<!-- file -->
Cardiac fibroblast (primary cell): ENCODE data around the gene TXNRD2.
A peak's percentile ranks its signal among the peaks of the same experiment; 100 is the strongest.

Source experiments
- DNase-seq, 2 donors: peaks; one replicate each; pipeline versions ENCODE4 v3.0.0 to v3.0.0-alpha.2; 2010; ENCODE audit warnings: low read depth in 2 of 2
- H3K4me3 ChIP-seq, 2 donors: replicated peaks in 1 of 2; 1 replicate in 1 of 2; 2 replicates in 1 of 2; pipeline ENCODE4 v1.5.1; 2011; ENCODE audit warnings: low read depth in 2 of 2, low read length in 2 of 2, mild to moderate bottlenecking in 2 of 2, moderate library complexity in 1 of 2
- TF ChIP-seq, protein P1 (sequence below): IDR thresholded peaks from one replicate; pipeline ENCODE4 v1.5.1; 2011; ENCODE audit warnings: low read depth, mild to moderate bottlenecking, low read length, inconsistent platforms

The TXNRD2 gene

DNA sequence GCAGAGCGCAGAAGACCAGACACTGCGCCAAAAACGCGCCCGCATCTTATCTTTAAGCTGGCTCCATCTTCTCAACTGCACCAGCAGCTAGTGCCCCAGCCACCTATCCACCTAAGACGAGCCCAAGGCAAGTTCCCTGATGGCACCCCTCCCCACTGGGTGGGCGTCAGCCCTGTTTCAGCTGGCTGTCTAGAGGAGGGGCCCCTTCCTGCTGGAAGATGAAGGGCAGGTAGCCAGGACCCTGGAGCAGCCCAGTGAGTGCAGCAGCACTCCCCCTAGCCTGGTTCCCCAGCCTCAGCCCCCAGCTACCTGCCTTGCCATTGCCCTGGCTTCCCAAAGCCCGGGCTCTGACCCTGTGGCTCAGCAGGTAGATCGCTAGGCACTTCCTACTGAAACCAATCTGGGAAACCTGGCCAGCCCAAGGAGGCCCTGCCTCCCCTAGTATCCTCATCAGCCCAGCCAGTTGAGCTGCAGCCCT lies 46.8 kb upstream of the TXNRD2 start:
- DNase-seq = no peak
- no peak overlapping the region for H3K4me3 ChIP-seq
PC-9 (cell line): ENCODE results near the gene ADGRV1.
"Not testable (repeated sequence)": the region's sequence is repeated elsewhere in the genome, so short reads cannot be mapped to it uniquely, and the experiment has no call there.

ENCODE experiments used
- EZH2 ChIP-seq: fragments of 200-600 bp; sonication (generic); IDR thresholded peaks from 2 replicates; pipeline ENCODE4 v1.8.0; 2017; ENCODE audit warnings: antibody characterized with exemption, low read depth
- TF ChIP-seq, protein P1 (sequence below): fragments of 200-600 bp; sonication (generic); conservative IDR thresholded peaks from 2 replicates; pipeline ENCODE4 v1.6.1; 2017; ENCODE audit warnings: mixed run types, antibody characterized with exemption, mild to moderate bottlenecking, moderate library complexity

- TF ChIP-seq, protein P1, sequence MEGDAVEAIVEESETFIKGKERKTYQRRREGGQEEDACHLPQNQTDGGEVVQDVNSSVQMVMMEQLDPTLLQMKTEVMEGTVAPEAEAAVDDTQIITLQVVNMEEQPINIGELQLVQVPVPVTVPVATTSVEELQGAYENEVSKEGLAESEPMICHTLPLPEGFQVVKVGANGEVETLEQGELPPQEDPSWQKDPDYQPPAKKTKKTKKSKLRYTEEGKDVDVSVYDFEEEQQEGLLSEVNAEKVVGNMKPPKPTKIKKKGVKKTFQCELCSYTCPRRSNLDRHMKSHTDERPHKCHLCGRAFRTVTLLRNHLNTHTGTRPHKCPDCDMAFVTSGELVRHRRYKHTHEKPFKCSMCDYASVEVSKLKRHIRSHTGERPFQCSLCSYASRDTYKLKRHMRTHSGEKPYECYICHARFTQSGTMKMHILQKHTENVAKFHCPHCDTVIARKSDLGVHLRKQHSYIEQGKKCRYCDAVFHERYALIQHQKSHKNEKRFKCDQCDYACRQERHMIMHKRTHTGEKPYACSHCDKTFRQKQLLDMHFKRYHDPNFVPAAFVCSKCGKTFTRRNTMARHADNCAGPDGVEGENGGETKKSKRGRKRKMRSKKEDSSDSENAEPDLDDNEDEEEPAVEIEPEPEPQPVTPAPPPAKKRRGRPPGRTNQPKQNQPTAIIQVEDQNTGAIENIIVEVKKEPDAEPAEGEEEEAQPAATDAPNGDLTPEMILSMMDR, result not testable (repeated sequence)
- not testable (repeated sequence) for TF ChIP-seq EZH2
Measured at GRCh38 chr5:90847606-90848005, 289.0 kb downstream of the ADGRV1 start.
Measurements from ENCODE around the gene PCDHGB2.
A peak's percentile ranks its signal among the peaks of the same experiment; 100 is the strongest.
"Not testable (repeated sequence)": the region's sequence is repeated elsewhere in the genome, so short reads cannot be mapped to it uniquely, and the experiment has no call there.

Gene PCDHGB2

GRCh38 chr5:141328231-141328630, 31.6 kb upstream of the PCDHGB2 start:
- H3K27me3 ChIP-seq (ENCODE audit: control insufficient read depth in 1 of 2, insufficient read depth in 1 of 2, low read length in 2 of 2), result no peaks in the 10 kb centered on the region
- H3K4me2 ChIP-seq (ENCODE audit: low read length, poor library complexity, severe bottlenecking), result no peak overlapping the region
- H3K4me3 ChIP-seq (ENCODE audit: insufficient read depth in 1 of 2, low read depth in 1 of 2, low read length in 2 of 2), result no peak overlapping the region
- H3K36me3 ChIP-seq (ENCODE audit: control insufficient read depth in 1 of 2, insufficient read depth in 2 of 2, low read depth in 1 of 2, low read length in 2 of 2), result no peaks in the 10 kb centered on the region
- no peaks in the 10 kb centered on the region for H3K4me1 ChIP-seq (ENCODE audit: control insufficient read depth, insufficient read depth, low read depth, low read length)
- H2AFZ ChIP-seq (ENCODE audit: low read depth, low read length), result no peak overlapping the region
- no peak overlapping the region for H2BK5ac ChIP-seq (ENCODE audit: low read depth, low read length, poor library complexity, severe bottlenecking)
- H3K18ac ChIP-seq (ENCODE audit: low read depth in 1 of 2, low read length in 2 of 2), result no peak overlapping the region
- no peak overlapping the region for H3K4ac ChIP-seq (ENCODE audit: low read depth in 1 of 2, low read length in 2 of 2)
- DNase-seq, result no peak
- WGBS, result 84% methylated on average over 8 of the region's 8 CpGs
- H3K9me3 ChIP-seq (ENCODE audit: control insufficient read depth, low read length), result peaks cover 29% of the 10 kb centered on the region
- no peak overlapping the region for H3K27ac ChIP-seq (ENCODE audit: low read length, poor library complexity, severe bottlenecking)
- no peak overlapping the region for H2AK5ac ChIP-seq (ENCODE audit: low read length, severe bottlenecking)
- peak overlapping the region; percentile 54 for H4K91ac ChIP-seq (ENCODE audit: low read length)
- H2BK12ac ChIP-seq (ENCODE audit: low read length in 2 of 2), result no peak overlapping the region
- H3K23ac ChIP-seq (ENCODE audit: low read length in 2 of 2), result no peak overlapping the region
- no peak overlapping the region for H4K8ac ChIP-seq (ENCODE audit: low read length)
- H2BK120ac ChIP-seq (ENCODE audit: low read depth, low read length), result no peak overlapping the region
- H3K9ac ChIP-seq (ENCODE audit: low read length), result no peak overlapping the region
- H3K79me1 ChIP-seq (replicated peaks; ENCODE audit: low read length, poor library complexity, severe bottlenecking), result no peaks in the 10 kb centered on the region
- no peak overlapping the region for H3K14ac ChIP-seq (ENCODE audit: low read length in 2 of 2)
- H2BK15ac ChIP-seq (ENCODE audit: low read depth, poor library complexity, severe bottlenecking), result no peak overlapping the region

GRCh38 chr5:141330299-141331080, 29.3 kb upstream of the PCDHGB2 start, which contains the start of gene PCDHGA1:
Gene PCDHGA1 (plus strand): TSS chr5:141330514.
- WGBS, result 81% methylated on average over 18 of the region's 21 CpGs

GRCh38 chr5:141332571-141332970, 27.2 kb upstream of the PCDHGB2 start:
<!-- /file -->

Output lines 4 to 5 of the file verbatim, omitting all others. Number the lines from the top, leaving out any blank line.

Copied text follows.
- DNase-seq, 2 donors: peaks; one replicate each; pipeline versions ENCODE4 v3.0.0 to v3.0.0-alpha.2; 2010; ENCODE audit warnings: low read depth in 2 of 2
- H3K4me3 ChIP-seq, 2 donors: replicated peaks in 1 of 2; 1 replicate in 1 of 2; 2 replicates in 1 of 2; pipeline ENCODE4 v1.5.1; 2011; ENCODE audit warnings: low read depth in 2 of 2, low read length in 2 of 2, mild to moderate bottlenecking in 2 of 2, moderate library complexity in 1 of 2